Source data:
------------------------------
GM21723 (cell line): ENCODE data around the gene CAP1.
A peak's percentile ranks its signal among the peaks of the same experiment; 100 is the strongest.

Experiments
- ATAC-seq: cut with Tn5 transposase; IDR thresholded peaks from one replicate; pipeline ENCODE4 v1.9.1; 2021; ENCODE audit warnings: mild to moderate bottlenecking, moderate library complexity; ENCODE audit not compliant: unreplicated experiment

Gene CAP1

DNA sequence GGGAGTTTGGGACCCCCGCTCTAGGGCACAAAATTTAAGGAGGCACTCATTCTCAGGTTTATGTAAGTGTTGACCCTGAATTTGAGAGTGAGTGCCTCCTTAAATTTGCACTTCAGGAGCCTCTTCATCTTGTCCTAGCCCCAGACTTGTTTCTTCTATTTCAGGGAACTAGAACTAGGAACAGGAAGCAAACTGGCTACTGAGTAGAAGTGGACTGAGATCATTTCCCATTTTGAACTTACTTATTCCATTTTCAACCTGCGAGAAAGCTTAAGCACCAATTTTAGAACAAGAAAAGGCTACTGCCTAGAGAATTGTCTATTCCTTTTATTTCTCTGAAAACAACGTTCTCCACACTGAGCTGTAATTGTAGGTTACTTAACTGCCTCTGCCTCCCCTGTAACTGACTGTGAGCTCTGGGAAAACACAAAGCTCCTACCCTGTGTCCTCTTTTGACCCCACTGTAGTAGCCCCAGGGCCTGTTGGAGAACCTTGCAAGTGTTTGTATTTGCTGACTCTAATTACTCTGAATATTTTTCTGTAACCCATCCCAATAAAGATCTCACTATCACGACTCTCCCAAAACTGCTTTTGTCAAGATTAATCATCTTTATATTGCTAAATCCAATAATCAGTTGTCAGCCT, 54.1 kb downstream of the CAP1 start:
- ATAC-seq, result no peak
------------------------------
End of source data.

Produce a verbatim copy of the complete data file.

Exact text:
GM21723 (cell line): ENCODE data around the gene CAP1.
A peak's percentile ranks its signal among the peaks of the same experiment; 100 is the strongest.

Experiments
- ATAC-seq: cut with Tn5 transposase; IDR thresholded peaks from one replicate; pipeline ENCODE4 v1.9.1; 2021; ENCODE audit warnings: mild to moderate bottlenecking, moderate library complexity; ENCODE audit not compliant: unreplicated experiment

Gene CAP1

DNA sequence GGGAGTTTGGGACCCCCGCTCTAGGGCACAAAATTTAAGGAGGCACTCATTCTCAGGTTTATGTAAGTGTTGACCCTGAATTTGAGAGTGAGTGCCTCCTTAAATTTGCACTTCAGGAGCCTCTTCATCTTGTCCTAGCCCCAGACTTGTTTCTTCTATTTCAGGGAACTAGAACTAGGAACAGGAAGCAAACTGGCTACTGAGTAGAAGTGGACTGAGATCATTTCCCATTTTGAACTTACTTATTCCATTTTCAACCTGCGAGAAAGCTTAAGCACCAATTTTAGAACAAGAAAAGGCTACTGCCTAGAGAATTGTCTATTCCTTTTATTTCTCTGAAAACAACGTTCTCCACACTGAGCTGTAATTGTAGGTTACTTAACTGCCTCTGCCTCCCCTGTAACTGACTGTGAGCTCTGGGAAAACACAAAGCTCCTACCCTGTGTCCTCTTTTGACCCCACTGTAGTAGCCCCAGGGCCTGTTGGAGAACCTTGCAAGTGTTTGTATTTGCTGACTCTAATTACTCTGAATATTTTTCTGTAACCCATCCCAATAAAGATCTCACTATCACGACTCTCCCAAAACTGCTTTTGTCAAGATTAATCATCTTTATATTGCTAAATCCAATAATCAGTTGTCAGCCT, 54.1 kb downstream of the CAP1 start:
- ATAC-seq, result no peak